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How Do You Save a Droopy Philodendron?
To save a droopy philodendron, you should stop watering it and then check for the source of the problem. The number one thing to do is to measure temperature and humidity. If anyone of these two parameters is not within the optimal range, you need to adjust it accordingly.
Generally, philodendrons grow best in temperatures between 65 to 85 °F and humidity levels between 60 to 70%.
Finally, you will need to check for pests and use an adequate treatment depending on the type of pests that might be causing the problem.
Here is a suggested step-by-step process to follow to save a droopy philodendron:
- Correct Your Watering Technique
Watering your plant correctly is essential to keeping it healthy. Overwatering and underwatering are detrimental to philodendron health, so it is necessary to find a happy medium. The best way to water this plant is to stick your finger in the soil up to the first knuckle. If the soil is dry, it’s time to water the plant. The plant does not need to be watered if the soil is moist.
2. Adjust Temperature and Humidity
You can do a few things to keep temperature stable and optimal around your plant. One is to place the plant where it will not be exposed to extreme temperatures, such as on a windowsill or near a heating vent. Another is to use a humidity or pebble tray to help regulate the plant’s environment. Finally, you can mist the plant regularly to help keep the air around it moist and humid.
To keep humidity stable and optimal around your philodendron, you can also use a humidifier to add moisture to the air more efficiently.
3. Check for Pests
To check for pests, look for signs of damage on your philodendron, such as holes in the leaves or stems. Then, check for pests, such as aphids, whiteflies, or mealybugs. Finally, look for signs of disease, such as mold or mildew. If you see any of these things, treat your plant immediately.
If you have pests in your philodendron, the best thing to do is to remove them by hand. If you can’t do so, you can introduce natural predators or parasites to kill the pest. Finally, if the infestation is severe, you can use a pesticide, but follow the directions on the pesticide label.
4. Provide Support
Finally, if you want to help your philodendron get upright faster, you can provide support such as a stake or trellis. You can do this by driving the stake into the ground next to the plant and then tying the plant to the stake with gardening twine. If using a trellis, place it against a wall or other support, and then connect the plant to the trellis with gardening twine.
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How to Prevent Your Philodendron from Drooping?
You can prevent your philodendron from drooping by watering them correctly, growing them in an adequate pot, and choosing the suitable potting soil for this plant. Additionally, maintaining temperature and humidity at an optimal level will help this plant grow upright instead of droopy.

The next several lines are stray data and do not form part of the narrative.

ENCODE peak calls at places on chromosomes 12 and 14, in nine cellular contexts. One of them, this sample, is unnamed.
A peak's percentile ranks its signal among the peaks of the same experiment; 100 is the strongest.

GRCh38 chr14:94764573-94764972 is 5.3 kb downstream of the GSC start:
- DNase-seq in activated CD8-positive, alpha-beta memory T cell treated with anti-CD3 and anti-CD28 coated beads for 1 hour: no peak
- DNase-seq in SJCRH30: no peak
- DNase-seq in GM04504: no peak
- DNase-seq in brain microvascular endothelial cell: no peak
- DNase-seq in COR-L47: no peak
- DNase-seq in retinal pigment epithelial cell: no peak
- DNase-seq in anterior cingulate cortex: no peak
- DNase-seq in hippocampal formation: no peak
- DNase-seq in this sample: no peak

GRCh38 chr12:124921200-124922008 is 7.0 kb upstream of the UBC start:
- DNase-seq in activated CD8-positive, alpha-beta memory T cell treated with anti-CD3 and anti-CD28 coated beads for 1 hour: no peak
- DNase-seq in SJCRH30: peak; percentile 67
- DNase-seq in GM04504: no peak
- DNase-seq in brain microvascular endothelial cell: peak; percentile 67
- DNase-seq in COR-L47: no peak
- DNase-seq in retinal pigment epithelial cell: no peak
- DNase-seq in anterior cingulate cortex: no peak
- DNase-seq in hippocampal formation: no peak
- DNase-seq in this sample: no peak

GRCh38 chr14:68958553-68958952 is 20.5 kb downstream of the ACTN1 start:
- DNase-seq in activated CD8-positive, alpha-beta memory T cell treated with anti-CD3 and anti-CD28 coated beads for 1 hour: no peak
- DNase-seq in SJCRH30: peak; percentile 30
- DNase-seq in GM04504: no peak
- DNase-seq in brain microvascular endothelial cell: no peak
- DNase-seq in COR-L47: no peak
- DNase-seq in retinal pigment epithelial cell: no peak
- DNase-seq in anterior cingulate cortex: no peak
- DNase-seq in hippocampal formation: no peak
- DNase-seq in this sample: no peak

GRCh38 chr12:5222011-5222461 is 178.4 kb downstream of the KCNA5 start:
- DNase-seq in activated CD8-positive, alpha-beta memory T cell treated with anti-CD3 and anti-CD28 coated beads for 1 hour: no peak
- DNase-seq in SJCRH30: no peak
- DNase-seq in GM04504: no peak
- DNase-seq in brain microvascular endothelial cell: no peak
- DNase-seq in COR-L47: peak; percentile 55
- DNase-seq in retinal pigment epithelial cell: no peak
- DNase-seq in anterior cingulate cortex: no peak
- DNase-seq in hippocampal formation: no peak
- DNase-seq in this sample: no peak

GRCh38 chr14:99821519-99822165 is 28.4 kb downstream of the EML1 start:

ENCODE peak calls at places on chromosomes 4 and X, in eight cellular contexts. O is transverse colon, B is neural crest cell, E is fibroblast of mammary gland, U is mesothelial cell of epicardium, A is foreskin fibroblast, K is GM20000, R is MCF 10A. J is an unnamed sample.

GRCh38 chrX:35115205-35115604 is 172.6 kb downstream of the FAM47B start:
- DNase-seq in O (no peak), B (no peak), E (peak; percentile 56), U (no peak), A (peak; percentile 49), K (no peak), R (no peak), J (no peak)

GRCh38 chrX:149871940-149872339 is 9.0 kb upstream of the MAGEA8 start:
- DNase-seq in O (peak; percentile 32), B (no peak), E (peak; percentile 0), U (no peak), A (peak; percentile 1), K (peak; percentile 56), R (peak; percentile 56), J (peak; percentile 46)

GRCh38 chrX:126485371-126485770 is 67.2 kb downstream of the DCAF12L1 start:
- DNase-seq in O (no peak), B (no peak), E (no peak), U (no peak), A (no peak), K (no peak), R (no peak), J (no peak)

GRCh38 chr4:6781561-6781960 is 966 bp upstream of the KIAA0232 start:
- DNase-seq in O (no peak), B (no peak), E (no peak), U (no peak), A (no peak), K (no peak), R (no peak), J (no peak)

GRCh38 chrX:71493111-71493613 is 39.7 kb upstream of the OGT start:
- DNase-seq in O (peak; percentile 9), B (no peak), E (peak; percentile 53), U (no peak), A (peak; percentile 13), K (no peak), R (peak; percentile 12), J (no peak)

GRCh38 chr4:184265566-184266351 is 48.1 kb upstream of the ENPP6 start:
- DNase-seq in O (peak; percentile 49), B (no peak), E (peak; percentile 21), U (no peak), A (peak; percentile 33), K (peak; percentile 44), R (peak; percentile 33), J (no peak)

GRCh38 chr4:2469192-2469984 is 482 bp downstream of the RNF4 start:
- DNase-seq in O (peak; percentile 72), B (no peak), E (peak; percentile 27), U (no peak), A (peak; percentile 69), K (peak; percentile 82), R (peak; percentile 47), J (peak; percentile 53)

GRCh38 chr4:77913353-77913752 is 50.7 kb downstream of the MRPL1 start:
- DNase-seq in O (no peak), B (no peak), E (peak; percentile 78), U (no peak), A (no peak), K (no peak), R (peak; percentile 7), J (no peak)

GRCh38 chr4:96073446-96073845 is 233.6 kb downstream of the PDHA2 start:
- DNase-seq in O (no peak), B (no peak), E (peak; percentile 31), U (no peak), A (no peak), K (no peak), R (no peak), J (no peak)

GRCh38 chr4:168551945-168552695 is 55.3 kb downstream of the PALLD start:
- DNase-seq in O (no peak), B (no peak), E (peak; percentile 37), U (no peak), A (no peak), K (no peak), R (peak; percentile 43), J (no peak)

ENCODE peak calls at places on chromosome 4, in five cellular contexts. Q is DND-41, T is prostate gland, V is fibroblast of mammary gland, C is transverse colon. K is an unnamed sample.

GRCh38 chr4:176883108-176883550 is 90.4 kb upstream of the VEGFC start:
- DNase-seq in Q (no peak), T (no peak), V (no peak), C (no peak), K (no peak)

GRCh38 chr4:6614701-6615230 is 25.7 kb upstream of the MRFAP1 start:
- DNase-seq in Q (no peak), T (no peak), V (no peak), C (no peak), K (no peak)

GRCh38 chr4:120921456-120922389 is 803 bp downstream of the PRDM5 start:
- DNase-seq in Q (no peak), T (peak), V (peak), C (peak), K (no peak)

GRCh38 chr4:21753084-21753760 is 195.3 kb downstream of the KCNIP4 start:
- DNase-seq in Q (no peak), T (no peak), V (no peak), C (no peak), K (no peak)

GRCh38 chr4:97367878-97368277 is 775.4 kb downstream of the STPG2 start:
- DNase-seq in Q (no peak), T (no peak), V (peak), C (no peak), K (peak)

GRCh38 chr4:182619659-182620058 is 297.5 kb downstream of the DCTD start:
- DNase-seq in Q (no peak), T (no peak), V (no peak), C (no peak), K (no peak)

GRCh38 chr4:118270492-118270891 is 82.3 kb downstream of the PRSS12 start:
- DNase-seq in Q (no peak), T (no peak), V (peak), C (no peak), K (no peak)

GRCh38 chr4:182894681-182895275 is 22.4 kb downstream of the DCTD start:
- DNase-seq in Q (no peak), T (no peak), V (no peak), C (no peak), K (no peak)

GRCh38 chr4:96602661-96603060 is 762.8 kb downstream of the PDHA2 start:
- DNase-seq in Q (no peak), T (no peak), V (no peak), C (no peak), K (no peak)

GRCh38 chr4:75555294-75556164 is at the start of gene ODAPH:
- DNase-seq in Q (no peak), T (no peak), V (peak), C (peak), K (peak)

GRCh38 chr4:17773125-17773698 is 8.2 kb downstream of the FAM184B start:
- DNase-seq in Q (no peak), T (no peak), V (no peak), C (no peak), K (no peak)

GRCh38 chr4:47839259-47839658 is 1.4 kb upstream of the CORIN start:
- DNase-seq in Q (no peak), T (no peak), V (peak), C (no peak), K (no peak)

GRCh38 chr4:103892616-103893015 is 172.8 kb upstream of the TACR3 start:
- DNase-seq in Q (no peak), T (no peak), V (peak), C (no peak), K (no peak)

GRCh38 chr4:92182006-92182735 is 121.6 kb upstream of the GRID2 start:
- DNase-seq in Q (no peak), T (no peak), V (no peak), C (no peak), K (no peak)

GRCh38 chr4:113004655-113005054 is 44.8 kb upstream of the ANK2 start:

Here is a detailed guide on how to implement each one of the pieces of advice given above:
To avoid overwatering your philodendron, you should check your soil before watering. You can use your finger or buy a moisture meter to do this. Then you can water your plant only when the soil feels dry to the touch or when the needle of the moister meter indicates that the soil is dry.
Also, watering your plant early in the morning will help prevent overwatering, as the excess water will have enough time to evaporate during the day.
Finally, we recommend watering your philodendron from the bottom to help prevent the water from running down the stems of your plant.
Use the Right Pot
There are many different types of pots that can be used for growing philodendron plants. Some of the best include plastic, clay, and wooden pots. Each type of pot has its own benefits and drawbacks, so it is essential to choose the right one for your particular plant.
Plastic pots are typically the cheapest option but can also be the most difficult to keep clean. Clay pots are more expensive but offer better drainage and aeration for the roots. Finally, clay ceramic pots are one of the best for growing philodendrons.
In fact, clay ceramic pots are very porous, which allows for good drainage and aeration of the roots. The clay also has a high water retention capacity, which is beneficial for plants that require a lot of water. Another advantage of using clay pots is that they are very lightweight, making them easy to move around.
Use the Right Soil
Loose, well-drained soil high in organic matter is ideal for growing philodendrons. The loose texture of the soil allows roots to quickly penetrate and access nutrients, while the high organic matter content provides a rich source of nutrients for plants. This soil also drains well, preventing waterlogging and promoting healthy plant growth.
Control Temperature and Humidity
To control the temperature and humidity around your philodendron, you will need a thermometer and a hygrometer. These are very easy to use. The thermometer measures the temperature at a certain height, while the hygrometer measures the relative humidity or the amount of water vapor in the air.
If the thermometer indicates that the temperature is not adequate for your philodendron, you can use an AC to maintain the temperature at the optimal level. If the hygrometer shows low humidity, you can increase it by misting your plant.